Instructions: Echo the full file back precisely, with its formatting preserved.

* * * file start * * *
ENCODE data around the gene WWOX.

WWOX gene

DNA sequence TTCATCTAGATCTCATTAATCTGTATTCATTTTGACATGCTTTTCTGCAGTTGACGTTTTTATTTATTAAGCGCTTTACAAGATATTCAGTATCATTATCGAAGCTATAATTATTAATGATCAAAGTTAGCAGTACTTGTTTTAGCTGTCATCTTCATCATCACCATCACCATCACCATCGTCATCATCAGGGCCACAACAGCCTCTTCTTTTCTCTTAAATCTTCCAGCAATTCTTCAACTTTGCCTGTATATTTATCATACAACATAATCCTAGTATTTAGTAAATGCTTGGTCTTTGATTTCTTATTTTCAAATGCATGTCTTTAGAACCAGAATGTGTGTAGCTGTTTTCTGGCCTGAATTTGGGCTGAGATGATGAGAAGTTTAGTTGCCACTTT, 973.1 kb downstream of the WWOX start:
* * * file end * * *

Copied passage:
ENCODE data around the gene WWOX.

WWOX gene

DNA sequence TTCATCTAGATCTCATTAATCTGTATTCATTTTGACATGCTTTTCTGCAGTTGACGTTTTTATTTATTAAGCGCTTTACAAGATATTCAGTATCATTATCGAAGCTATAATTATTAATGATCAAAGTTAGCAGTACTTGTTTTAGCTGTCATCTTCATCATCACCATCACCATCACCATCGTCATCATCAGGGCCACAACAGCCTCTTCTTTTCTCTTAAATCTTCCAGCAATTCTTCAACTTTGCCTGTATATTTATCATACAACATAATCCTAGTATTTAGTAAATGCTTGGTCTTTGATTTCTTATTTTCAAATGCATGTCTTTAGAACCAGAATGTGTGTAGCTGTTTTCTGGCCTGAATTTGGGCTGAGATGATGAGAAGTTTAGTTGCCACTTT, 973.1 kb downstream of the WWOX start: